Once a taboo topic, stress and psychological illness in doctors is now much more widely discussed. This is probably partly due to changing societal attitudes (with more acceptance of the importance of acknowledging mental illness) and changes amongst medics themselves, with a clearer realisation that our mental wellbeing affects not just us, but our colleagues, our families, and, most importantly, our patients.
The author of this book is a surgeon who turned to psychiatry after a car accident and after he developed an interest in psycho-oncology. The book focuses almost exclusively on issues of stress within the operating theatre, rather than in the clinic room or in the emergency department. He starts with an exploration of the nature of stress in surgery, and why it is important both to acknowledge it and address it. Throughout the book, he draws on many well-documented studies and books to create a cogent and engaging thread: the prose style is remarkably easy to read, and he punctuates the chapters with illustrations, diagrams and bullet points. He touches on how surgical teams work, and it is not surprising therefore that he makes reference to Martin Bromily and to Atul Gawande, both of whom have been instrumental in changing how surgical colleagues interact.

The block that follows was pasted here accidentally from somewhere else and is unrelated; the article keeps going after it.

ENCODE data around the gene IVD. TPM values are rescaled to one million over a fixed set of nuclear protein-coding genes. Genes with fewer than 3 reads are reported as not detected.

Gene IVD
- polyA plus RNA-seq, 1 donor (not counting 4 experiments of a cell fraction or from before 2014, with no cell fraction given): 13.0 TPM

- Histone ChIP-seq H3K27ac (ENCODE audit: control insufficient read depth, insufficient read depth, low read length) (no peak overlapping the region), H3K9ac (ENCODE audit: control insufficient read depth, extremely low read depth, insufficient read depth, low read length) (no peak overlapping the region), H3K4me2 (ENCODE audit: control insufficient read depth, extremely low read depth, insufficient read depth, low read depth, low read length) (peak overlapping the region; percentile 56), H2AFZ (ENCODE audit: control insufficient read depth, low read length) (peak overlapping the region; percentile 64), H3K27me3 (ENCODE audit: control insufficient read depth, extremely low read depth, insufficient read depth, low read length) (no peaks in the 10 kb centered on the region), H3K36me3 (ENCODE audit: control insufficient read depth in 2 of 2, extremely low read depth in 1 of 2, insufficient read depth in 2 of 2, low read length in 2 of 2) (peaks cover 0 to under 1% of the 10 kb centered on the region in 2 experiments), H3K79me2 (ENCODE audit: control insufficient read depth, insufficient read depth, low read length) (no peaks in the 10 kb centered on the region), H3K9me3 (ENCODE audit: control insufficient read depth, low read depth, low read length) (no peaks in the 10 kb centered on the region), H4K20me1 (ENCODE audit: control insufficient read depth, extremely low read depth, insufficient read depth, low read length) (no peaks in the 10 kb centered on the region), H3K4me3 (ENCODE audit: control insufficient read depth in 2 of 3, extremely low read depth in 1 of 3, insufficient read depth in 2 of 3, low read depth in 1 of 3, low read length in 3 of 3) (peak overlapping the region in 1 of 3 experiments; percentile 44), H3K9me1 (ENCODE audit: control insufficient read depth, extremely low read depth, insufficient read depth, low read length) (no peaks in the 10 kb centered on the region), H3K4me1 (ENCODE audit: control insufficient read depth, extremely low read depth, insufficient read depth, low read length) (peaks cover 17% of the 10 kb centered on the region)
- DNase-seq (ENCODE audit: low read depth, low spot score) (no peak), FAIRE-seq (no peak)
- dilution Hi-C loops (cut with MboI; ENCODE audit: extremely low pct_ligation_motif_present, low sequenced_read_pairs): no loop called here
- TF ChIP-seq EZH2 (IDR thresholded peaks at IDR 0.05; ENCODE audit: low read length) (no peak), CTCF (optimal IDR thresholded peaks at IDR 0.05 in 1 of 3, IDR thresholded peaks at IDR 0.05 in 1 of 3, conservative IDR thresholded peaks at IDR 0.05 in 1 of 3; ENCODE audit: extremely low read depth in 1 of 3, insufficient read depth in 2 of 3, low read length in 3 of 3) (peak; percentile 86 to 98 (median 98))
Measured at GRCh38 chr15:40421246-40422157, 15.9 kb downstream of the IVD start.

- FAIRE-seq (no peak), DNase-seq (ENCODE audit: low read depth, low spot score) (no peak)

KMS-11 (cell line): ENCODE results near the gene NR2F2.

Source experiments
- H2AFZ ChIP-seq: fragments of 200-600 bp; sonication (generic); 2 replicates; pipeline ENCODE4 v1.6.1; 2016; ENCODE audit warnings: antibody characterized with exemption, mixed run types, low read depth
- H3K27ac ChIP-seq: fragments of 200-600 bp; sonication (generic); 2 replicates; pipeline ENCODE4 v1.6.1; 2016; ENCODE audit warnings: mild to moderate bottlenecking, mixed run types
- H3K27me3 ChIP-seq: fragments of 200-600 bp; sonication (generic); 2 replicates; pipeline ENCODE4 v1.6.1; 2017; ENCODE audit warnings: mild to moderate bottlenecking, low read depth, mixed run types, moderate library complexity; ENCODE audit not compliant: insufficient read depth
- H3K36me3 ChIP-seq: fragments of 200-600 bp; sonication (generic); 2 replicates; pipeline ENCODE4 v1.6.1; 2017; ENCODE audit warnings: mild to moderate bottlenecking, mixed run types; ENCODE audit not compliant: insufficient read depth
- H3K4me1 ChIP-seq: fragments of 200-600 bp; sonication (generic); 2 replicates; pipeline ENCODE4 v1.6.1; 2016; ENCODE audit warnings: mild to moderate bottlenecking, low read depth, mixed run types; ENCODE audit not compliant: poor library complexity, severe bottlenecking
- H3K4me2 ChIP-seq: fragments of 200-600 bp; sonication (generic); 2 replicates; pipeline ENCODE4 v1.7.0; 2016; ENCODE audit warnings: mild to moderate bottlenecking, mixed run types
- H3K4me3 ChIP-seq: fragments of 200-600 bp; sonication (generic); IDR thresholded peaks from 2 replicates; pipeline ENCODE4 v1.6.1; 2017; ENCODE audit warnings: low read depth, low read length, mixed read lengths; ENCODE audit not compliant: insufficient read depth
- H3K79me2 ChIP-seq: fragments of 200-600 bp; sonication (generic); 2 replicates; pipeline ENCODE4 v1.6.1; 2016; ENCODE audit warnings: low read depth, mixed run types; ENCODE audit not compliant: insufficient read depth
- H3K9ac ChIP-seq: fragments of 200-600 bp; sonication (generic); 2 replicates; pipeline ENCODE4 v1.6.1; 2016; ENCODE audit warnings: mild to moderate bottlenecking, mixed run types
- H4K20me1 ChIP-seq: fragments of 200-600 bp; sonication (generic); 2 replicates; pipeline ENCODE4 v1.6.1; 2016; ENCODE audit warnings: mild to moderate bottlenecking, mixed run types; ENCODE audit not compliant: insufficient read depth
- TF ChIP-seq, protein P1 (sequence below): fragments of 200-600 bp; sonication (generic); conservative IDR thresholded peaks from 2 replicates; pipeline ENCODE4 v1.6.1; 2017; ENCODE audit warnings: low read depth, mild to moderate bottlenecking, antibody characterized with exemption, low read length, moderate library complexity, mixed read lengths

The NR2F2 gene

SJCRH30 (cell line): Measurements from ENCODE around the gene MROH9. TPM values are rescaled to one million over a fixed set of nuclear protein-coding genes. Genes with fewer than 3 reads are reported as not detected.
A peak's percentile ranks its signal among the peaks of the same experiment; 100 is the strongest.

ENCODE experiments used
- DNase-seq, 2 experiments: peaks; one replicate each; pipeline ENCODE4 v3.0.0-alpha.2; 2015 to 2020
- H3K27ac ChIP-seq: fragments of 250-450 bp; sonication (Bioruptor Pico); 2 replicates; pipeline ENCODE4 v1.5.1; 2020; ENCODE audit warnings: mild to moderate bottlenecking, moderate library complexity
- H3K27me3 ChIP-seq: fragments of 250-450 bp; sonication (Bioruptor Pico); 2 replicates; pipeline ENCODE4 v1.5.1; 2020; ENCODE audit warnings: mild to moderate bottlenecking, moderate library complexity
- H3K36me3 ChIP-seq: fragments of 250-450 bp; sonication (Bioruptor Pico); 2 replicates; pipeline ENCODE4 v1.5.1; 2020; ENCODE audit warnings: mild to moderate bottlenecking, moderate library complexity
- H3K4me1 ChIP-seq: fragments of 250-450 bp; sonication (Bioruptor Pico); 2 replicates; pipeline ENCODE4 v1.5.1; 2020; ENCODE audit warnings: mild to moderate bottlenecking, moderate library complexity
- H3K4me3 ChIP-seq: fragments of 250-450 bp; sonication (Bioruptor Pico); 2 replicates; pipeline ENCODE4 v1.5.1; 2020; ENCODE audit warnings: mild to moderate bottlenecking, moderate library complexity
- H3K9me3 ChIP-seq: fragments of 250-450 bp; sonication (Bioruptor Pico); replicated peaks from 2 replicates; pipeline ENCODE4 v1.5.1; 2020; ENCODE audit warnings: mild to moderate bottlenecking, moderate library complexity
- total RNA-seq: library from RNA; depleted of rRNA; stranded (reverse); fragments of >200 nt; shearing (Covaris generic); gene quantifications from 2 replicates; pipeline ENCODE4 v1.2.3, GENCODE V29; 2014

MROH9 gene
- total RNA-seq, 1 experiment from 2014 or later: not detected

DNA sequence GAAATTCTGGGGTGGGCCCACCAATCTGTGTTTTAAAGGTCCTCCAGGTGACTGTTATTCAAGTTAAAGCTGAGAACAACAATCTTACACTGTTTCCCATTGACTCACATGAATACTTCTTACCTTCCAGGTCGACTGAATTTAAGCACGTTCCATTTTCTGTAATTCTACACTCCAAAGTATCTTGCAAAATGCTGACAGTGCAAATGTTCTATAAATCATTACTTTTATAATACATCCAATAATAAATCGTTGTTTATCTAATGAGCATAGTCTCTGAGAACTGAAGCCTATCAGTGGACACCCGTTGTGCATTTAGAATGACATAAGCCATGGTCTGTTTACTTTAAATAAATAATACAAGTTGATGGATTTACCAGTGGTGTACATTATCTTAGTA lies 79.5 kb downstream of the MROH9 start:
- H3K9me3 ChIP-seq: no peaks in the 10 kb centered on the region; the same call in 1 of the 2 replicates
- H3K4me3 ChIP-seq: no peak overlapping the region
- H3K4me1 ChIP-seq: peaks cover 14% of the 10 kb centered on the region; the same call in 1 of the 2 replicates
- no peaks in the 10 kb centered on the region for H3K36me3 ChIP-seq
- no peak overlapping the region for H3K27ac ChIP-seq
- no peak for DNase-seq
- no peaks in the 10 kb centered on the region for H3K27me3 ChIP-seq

I was particularly impressed with the chapters on cognitive simulation, with practical suggestions as to how to mentally rehearse a day’s operating schedule, and on stress management.
This short book (just 170 pages, A5 size) is easy to read and could usefully be passed around colleagues in a department. At £25, it is reasonably expensive, but covers an important topic for all surgeons.